Thursday, April 12, 2007

The surge in general.

Sorry for my sparse posting, dealing with my dad's estate. I will endeavour to pick up the slack while CC is in Nerdvana.

The Times is reporting an explosion inside the Iraqi parliamentary cafeteria. The blast claimed the lives of at least two Iraqi MPs and caused many injuries. This occurred within the confines of the heavily fortified green zone. I await the reassurances of Senator McCain that strolling is still an option.

The Boston Globe comments on the extension of service tours for American forces in Iraq and Afghanistan, from 12 to 15 months:

"Medfield resident W. David Stephenson, whose son, Army Major Alex Stephenson, is serving with the Green Berets in Baghdad, said the longer tours underscore the resource problems that can befall an all-volunteer force. "To make this sound like a positive thing is just outrageous," Stephenson said. "They're doing it because they do not have the resources for war."

The decision to universally extend tours is supposed to be softened by the guarantee of a full year at home between deployments. Which would be grand, except that the troops were already guaranteed a full year at home between deployments. The command simply ignored the original guarantee, what trust can soldiers and their families place in this "new" promise? It is disgusting and tragic to see the damage being caused to America's military.

From CNN, a suicide truck blast destroys a bridge over the Tigris in Baghdad. The blast plunged a number of vehicles into the river and so far, there are reports of at least ten fatalities and twenty-six wounded.

More from CNN World yesterday saw a day long fire fight in the center of Baghdad:

"The battle left four Iraqi soldiers and three insurgents dead, and at least 16 U.S. soldiers and a child wounded, the U.S. military said." The article goes on to mention Operation Black Eagle, "Elsewhere, coalition forces pounded insurgent targets across Iraq on Tuesday as part of Operation Black Eagle, the military said. They launched raids in Anbar, in the west of the country, and Baghdad and continued the push that began last week against Shiite militias in the southern city of Diwaniya. That effort so far has killed 14 people and wounded 61 others, among them Shiite militia members, an Interior Ministry official told CNN."

Well I for one find it most reassuring that some militia members were among the casualties.

And again from CNN World the Red Cross reports that the humanitarian situation in Iraq continues to deteriorate:

"Hospitals and other key services are desperately short of staff," Kraehenbuehl said. "According to the Iraqi Ministry of Health, more than half the doctors are said to have already left the country." Thousands of bodies lie unclaimed in mortuaries, with family members either unaware that they are there or too afraid to go to recover them, he said.
One of the key jobs of the ICRC is to visit detainees, and the number in custody has been growing as well, Kraehenbuehl said "The number of people arrested or interned by the multinational forces has increased by 40 percent since early 2006. The number of people held by the Iraqi authorities has also increased significantly."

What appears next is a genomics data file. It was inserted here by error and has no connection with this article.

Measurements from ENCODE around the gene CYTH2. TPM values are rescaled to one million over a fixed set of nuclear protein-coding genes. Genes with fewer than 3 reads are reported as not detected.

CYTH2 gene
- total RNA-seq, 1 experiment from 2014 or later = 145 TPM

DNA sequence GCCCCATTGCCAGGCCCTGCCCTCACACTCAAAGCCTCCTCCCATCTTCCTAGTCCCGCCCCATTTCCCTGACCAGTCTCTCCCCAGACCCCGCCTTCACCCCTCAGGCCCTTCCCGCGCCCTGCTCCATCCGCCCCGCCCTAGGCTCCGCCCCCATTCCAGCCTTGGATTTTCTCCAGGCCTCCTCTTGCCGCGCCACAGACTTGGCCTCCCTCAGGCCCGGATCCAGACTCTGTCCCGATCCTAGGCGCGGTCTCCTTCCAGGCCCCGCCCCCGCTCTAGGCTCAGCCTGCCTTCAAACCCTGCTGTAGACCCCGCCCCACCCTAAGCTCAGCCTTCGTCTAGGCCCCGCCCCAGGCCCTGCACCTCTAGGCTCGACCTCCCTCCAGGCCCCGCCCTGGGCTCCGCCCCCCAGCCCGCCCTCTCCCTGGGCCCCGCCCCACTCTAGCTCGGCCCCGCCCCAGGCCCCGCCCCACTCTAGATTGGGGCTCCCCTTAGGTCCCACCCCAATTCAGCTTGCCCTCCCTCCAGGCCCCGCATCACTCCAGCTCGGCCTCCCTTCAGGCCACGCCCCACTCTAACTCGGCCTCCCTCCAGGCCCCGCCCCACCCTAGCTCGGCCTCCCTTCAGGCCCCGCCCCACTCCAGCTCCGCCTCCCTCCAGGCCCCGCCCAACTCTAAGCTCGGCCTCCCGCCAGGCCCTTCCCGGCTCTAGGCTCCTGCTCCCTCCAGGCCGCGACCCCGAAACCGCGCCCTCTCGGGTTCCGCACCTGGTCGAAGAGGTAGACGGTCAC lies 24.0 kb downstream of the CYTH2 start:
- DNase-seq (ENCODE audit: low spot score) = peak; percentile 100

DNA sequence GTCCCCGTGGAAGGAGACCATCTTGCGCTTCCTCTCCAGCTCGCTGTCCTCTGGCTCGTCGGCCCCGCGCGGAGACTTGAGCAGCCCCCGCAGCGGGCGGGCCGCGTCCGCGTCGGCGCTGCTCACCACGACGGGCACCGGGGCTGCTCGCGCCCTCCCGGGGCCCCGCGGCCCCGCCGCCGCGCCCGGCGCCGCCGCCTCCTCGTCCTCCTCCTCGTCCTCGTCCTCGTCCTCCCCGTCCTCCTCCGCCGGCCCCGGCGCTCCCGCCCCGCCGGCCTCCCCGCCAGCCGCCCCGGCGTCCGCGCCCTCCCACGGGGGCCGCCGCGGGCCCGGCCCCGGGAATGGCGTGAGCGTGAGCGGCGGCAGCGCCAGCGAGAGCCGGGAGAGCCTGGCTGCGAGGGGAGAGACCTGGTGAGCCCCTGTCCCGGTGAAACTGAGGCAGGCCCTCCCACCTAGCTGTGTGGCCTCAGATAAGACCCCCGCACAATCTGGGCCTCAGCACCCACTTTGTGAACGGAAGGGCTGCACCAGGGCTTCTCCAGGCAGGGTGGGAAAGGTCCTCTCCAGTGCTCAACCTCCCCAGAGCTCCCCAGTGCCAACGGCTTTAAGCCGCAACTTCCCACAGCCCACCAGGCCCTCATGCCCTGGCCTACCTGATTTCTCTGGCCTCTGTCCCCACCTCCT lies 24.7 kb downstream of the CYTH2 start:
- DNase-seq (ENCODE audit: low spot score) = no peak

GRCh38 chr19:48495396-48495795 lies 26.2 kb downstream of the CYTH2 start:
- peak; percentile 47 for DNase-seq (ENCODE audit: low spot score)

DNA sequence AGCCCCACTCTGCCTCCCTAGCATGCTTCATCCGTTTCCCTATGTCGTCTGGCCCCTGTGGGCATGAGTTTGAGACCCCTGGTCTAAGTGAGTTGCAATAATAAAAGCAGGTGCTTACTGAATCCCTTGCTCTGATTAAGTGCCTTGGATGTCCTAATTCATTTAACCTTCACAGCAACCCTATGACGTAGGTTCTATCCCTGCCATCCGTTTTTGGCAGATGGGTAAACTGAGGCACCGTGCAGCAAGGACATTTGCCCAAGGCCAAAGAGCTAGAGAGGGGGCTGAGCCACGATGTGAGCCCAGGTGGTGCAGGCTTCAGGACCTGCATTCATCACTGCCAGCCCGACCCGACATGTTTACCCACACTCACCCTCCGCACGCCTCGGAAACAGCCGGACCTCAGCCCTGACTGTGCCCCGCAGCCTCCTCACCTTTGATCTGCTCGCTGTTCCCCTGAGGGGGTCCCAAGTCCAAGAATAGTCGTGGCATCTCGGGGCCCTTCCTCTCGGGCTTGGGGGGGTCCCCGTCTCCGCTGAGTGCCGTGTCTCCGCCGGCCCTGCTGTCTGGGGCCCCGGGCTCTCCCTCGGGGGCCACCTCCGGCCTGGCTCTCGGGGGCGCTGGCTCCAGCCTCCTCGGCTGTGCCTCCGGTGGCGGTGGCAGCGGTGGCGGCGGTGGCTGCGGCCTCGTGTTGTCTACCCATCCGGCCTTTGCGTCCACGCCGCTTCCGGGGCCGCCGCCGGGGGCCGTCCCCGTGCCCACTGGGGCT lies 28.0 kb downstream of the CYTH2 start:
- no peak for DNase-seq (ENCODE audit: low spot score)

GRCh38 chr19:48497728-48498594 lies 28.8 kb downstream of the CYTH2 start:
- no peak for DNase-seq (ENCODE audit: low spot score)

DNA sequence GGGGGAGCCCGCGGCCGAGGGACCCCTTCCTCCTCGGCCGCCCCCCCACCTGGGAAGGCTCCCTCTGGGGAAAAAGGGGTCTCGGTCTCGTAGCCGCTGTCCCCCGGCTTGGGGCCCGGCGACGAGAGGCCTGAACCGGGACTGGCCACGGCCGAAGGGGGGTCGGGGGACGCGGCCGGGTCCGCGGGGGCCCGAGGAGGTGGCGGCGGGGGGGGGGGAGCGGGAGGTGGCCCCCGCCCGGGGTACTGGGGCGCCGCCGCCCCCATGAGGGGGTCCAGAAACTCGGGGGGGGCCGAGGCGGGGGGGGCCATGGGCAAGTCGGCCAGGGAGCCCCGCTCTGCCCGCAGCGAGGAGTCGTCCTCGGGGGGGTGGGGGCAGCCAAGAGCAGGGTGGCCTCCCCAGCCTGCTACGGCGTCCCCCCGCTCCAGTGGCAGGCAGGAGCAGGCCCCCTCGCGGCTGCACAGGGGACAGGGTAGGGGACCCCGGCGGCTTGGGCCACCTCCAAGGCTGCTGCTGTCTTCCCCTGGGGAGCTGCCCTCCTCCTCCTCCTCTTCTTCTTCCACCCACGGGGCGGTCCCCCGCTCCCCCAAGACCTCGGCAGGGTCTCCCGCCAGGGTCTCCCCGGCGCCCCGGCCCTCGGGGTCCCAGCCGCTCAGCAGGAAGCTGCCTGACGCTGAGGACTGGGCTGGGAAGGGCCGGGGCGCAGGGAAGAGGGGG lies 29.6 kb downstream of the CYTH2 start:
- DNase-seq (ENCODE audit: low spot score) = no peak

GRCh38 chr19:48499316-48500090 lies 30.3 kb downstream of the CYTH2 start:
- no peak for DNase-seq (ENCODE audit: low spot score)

With more than half a million refugees fleeing the country, largely from the educated and professional classes, including doctors, it is no longer fair to compare Iraq with Viet Nam. Iraq is more accurately becoming the sandy love child of Viet Nam and Cambodia. Except with less stability.

And in the interest of fairness and balance, the CNN sidebar features a video report of an amusement park that has re-opened in eastern Baghdad. I have no snark here. Let the children play.


Anonymous said...

I have nothing to add to your account of the bush II regime's devastation of Iraq.

But reading about the extension of the troop deployments, I could not help but remember the college republicans who support the war, support their leader, and think this is the battle of their generation, but their participation goes no farther than writing pro-war statements and visiting wounded vets in hospitals and thanking them for a job well done.

What pathetic, ridiculous morons.

CC said...

thwap writes about the brave young men and women of the GOP:

" [they] think this is the battle of their generation, but their participation goes no farther than writing pro-war statements and visiting wounded vets in hospitals ..."

But it's unlikely that they're even doing that visiting since, if they had been, don't you think they would have noticed the appalling conditions at places like Walter Reed long before now?

Instead, that news seemed to come out of the blue for them, suggesting that not one of them had set foot inside one of those care facilities since the war began.

They don't call them the "101st Fighting Keyboarders" for nothing, you know.

thwap said...

Well, a bunch of 'em said they were going there after a pro-war rally.

I took them at their word I guess.

Maybe they did go, but, as with so many other things, didn't notice the problems.